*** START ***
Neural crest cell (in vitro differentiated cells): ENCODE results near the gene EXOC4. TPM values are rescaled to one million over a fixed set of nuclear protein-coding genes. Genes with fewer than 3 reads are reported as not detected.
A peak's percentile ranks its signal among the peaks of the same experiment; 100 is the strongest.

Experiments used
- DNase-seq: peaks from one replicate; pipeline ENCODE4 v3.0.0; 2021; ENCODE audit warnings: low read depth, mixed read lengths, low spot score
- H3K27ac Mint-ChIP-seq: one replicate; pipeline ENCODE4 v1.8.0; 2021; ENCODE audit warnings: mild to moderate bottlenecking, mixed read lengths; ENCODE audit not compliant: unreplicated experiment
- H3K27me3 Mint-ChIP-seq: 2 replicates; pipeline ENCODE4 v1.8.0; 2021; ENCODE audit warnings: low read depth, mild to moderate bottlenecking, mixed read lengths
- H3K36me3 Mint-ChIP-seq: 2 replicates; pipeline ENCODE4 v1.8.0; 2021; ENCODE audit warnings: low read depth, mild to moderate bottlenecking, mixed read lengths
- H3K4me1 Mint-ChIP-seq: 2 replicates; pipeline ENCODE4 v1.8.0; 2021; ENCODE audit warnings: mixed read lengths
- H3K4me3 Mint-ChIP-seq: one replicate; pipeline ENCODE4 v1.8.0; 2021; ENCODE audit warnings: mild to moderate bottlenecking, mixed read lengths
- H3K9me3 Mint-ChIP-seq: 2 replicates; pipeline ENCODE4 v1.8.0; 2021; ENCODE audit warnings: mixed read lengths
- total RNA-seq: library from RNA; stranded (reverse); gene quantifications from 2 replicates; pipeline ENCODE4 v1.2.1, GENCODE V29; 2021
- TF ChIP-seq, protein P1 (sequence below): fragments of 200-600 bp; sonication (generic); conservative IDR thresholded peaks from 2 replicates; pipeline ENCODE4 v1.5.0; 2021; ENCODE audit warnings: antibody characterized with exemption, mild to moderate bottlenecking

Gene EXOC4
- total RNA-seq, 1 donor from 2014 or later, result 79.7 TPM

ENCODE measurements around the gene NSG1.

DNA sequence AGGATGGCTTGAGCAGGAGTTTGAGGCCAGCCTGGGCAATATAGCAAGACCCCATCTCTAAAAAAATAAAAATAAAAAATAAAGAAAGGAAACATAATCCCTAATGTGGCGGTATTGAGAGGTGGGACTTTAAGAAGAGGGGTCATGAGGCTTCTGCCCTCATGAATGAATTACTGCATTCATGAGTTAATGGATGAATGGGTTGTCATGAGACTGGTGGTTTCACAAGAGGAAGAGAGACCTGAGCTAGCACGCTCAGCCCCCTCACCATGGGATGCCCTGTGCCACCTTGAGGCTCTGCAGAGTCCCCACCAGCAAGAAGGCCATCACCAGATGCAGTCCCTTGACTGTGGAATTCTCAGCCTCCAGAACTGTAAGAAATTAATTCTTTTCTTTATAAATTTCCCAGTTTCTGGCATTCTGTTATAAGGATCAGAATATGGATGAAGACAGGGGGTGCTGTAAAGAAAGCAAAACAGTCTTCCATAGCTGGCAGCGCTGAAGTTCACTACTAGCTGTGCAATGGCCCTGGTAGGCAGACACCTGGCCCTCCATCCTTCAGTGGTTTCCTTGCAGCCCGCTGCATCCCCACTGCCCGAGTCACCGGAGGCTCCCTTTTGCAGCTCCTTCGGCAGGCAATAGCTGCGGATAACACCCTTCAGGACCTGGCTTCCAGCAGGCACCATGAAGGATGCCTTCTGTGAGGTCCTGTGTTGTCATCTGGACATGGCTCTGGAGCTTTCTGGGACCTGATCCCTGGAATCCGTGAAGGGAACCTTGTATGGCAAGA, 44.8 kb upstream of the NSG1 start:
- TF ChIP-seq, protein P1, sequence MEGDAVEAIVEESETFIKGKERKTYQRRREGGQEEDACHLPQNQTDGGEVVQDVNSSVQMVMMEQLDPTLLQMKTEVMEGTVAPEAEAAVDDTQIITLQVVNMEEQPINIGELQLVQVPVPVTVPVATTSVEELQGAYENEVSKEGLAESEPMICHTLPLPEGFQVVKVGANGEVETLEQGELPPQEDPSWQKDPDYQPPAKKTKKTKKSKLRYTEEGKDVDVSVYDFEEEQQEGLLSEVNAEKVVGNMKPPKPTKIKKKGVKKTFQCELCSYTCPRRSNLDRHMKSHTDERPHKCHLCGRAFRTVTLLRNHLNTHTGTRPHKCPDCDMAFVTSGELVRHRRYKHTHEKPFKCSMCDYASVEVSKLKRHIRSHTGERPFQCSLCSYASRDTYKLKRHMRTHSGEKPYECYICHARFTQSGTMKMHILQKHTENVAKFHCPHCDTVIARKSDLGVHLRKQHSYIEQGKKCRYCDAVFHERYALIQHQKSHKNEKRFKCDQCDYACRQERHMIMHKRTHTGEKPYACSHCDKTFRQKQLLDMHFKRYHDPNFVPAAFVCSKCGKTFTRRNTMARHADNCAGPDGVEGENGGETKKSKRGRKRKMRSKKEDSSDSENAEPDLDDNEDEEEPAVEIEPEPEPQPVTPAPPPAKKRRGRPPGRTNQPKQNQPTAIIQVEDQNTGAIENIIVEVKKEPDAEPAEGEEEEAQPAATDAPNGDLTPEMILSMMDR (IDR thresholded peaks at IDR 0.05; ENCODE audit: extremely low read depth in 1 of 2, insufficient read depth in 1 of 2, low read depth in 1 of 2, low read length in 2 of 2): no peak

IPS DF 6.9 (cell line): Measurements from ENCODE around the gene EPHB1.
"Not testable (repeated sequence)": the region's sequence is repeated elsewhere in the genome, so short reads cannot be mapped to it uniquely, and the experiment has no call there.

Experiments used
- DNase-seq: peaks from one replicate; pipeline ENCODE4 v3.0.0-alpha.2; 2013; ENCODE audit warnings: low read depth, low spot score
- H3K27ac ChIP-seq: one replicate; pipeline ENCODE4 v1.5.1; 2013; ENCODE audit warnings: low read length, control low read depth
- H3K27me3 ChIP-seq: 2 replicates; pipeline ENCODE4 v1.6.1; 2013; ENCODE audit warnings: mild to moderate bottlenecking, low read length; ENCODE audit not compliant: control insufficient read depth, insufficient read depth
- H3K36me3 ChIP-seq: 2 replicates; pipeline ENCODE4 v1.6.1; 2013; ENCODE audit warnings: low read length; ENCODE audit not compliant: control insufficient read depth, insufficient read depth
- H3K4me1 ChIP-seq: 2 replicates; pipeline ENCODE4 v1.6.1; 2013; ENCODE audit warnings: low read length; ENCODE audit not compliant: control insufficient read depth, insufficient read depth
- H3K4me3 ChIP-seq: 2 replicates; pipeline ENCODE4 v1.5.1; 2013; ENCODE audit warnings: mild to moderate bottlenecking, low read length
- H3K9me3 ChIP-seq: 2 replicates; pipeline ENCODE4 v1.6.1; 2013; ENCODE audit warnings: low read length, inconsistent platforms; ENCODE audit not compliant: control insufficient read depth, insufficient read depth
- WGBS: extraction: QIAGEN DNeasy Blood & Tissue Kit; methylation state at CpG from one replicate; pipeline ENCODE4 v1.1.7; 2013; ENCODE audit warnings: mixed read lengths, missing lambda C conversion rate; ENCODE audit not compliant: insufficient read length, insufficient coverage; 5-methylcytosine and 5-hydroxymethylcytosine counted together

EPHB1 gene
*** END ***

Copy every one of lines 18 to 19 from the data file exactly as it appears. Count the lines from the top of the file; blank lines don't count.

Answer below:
IPS DF 6.9 (cell line): Measurements from ENCODE around the gene EPHB1.
"Not testable (repeated sequence)": the region's sequence is repeated elsewhere in the genome, so short reads cannot be mapped to it uniquely, and the experiment has no call there.